Listed Building

The only legal part of the listing is the address/name of site. Addresses and building names may have changed since the date of listing – see ‘About Listed Buildings’ below for more information.


Status: Designated


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Date Added
Local Authority
Scottish Borders
Planning Authority
Scottish Borders
NT 45893 44372
345893, 644372


Wardrop and Reid, 1873-6. Near T-plan, First Pointed Gothic church with tall 3-stage spire tower to N, polygonal apse and single transept-aisle to W occupying elevated terraced location above Galawater. Coursed, bull-face red sandstone with pale sandstone ashlar dressings. Plinth; moulded cill courses; eaves course. Diagonal offset buttresses to angles; pointed-arched openings; chamfered cills; decorative sandstone cinquefoil-headed tracery; architraved hoodmoulds with moulded stops; red sandstone voussoirs.

TOWER: 3-stage, square-plan with 2-leaf, boarded timber door to ground, N elevation and single storey conical-capped stair tower to W elevation; clockfaces to N and W elevations; louvred openings to belfry with stone gargoyles to angles; quatrefoil mouldings to parapet above; pinnacled angle turrets; broached, octagonal spire with gabletted lucarnes; weathervane finial.

W (ROAD) ELEVATION: large traceried 3-light window to central gabled bay (W aisle); single-storey gabled porch with pointed-arched and trefoil-headed surround to doorway to left; canted porch at apse and W aisle re-entrant angle. E ELEVATION: large rose window to E central gable; porch following pattern of W elevation to E side of apse. All doors, boarded timber with decorative iron hinges.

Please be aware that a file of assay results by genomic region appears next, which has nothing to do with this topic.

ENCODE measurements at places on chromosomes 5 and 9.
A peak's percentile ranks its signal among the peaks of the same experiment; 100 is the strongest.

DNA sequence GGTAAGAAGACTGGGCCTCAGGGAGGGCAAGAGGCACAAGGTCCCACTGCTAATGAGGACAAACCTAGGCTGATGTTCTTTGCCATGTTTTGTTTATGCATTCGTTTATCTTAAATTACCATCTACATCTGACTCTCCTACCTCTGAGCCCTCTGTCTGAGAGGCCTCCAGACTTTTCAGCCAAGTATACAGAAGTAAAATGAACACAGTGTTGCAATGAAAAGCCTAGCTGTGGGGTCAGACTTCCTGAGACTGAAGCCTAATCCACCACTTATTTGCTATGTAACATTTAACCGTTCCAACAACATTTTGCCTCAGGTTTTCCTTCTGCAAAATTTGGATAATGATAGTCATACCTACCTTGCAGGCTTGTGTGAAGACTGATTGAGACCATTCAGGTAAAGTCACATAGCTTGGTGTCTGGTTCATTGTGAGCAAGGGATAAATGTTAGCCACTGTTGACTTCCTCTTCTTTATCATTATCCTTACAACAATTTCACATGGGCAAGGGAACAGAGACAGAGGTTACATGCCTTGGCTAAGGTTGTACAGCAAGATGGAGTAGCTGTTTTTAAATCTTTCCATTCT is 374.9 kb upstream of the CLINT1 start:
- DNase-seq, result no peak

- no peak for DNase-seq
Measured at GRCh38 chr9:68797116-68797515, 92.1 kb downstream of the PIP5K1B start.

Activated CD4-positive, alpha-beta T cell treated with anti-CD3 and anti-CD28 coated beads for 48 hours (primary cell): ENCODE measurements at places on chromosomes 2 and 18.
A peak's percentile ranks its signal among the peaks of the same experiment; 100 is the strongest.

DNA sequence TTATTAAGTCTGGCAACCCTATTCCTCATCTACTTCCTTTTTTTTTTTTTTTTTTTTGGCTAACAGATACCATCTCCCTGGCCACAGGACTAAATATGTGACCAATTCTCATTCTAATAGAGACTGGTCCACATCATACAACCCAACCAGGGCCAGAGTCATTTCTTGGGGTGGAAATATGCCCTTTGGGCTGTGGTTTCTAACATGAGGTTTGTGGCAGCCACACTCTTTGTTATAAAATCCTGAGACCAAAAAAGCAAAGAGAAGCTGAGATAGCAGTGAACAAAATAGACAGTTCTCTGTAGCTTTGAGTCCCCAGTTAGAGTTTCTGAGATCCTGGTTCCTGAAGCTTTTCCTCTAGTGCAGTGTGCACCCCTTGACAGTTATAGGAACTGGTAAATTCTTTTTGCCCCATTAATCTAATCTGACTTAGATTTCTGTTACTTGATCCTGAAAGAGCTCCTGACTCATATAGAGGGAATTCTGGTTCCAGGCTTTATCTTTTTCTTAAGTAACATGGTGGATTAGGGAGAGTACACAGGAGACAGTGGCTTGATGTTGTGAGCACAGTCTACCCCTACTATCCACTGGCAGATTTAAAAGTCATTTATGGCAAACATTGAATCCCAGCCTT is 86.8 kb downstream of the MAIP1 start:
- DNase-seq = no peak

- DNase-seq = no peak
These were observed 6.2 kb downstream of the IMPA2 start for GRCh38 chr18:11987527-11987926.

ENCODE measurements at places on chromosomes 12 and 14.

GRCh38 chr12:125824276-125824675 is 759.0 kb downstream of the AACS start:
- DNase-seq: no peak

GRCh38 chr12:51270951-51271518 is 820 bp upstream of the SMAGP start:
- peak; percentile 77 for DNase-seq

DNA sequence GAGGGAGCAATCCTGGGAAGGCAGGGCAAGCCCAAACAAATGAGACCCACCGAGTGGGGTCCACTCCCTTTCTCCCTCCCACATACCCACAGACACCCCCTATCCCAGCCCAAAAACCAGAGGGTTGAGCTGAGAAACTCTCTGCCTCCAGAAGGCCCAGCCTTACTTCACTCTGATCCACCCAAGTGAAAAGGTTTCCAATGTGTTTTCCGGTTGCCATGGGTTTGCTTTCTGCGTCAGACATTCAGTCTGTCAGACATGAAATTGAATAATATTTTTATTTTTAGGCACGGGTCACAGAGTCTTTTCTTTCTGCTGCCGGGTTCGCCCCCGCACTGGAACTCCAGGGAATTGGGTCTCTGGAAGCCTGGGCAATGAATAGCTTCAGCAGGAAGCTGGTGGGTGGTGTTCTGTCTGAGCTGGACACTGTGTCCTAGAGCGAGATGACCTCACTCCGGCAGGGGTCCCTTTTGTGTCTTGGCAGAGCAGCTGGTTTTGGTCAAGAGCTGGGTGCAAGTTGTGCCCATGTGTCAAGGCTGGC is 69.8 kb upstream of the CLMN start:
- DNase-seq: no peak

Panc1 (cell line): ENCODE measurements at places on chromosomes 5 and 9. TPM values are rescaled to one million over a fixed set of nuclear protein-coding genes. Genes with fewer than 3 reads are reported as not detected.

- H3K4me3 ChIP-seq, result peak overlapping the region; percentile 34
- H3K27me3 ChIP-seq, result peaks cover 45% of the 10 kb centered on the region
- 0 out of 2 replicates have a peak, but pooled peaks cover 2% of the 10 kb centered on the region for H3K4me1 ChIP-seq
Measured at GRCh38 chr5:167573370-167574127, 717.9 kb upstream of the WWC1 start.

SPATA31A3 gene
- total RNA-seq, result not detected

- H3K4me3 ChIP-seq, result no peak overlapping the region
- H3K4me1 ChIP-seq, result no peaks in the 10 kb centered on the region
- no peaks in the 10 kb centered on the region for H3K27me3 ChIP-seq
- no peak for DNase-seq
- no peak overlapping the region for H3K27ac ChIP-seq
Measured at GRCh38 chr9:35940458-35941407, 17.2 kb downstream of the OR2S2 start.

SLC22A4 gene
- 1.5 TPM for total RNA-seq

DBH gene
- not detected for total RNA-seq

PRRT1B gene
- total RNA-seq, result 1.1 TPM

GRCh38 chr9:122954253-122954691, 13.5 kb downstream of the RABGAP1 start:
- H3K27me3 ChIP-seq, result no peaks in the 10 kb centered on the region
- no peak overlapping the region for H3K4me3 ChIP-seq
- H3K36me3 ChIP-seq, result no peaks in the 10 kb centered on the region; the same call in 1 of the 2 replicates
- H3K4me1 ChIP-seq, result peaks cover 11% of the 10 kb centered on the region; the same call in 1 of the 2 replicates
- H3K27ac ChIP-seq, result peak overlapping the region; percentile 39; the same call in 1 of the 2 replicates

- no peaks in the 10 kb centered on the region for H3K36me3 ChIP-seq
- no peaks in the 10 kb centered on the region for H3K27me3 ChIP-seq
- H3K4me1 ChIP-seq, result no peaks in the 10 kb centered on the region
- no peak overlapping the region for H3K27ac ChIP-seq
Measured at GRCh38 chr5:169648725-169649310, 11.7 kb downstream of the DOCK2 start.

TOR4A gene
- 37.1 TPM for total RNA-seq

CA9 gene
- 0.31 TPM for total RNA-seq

INTERIOR: painted walls; cream sandstone ashlar dressings. Boarded timber dado panelling; panelled timber doors. Fine open timberwork ceiling with massive arched timber braces resting on carved sandstone corbels. Pair of moulded arches to W nave aisle (now blocked) with cylindrical pier and decorative capitals. Timber gallery to N. Octagonal timber pulpit with linenfold panels; large timber framed pipe organ above. Decorative timber communion table. Rich variety of 19th and 20th century stained glass throughout (see The Buildings of Scotland: Borders for details).

Stained glass windows (some by James Ballantine and Son - see Notes). Plain and coloured glass leaded glazing elsewhere. Grey slate. Sawtooth stone skews; gabletted skewputts. Cast-iron rainwater goods with hoppers and decorative brackets.

BOUNDARY WALLS, GATES AND GATEPIERS: coped sandstone ashlar walls. Pierced timber gates at main and pedestrian entrances.

Statement of Special Interest